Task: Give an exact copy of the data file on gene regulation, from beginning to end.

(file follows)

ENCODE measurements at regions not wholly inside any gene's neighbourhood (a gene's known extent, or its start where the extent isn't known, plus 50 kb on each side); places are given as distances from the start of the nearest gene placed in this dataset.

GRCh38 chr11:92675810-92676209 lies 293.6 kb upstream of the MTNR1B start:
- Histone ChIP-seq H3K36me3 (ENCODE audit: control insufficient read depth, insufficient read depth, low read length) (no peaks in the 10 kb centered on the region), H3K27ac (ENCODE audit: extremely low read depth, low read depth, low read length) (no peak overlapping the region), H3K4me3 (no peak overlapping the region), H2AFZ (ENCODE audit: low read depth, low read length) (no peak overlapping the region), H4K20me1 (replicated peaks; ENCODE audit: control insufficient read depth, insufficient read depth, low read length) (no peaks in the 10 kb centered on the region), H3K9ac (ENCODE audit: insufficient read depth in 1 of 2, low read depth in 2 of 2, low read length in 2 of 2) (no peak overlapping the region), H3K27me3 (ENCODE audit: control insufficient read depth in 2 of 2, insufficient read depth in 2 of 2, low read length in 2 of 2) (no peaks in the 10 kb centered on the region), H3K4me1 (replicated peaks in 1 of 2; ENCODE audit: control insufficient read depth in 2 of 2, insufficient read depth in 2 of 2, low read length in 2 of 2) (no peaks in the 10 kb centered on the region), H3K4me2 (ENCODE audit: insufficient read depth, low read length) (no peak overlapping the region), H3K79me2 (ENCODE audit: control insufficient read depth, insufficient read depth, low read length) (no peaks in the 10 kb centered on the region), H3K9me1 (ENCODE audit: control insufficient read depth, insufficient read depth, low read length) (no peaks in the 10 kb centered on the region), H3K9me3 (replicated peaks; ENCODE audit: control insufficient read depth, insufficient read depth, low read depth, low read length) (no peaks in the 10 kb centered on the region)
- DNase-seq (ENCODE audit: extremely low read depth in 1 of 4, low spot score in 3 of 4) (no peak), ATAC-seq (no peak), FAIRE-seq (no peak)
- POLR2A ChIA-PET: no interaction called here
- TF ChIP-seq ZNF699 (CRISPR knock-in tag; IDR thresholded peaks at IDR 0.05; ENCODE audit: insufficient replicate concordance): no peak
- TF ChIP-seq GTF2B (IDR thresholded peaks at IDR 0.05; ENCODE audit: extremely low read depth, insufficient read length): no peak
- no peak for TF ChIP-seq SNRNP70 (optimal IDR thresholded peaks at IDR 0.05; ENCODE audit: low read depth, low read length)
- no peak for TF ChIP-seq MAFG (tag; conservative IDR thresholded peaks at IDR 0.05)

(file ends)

ENCODE measurements at regions not wholly inside any gene's neighbourhood (a gene's known extent, or its start where the extent isn't known, plus 50 kb on each side); places are given as distances from the start of the nearest gene placed in this dataset.

GRCh38 chr11:92675810-92676209 lies 293.6 kb upstream of the MTNR1B start:
- Histone ChIP-seq H3K36me3 (ENCODE audit: control insufficient read depth, insufficient read depth, low read length) (no peaks in the 10 kb centered on the region), H3K27ac (ENCODE audit: extremely low read depth, low read depth, low read length) (no peak overlapping the region), H3K4me3 (no peak overlapping the region), H2AFZ (ENCODE audit: low read depth, low read length) (no peak overlapping the region), H4K20me1 (replicated peaks; ENCODE audit: control insufficient read depth, insufficient read depth, low read length) (no peaks in the 10 kb centered on the region), H3K9ac (ENCODE audit: insufficient read depth in 1 of 2, low read depth in 2 of 2, low read length in 2 of 2) (no peak overlapping the region), H3K27me3 (ENCODE audit: control insufficient read depth in 2 of 2, insufficient read depth in 2 of 2, low read length in 2 of 2) (no peaks in the 10 kb centered on the region), H3K4me1 (replicated peaks in 1 of 2; ENCODE audit: control insufficient read depth in 2 of 2, insufficient read depth in 2 of 2, low read length in 2 of 2) (no peaks in the 10 kb centered on the region), H3K4me2 (ENCODE audit: insufficient read depth, low read length) (no peak overlapping the region), H3K79me2 (ENCODE audit: control insufficient read depth, insufficient read depth, low read length) (no peaks in the 10 kb centered on the region), H3K9me1 (ENCODE audit: control insufficient read depth, insufficient read depth, low read length) (no peaks in the 10 kb centered on the region), H3K9me3 (replicated peaks; ENCODE audit: control insufficient read depth, insufficient read depth, low read depth, low read length) (no peaks in the 10 kb centered on the region)
- DNase-seq (ENCODE audit: extremely low read depth in 1 of 4, low spot score in 3 of 4) (no peak), ATAC-seq (no peak), FAIRE-seq (no peak)
- POLR2A ChIA-PET: no interaction called here
- TF ChIP-seq ZNF699 (CRISPR knock-in tag; IDR thresholded peaks at IDR 0.05; ENCODE audit: insufficient replicate concordance): no peak
- TF ChIP-seq GTF2B (IDR thresholded peaks at IDR 0.05; ENCODE audit: extremely low read depth, insufficient read length): no peak
- no peak for TF ChIP-seq SNRNP70 (optimal IDR thresholded peaks at IDR 0.05; ENCODE audit: low read depth, low read length)
- no peak for TF ChIP-seq MAFG (tag; conservative IDR thresholded peaks at IDR 0.05)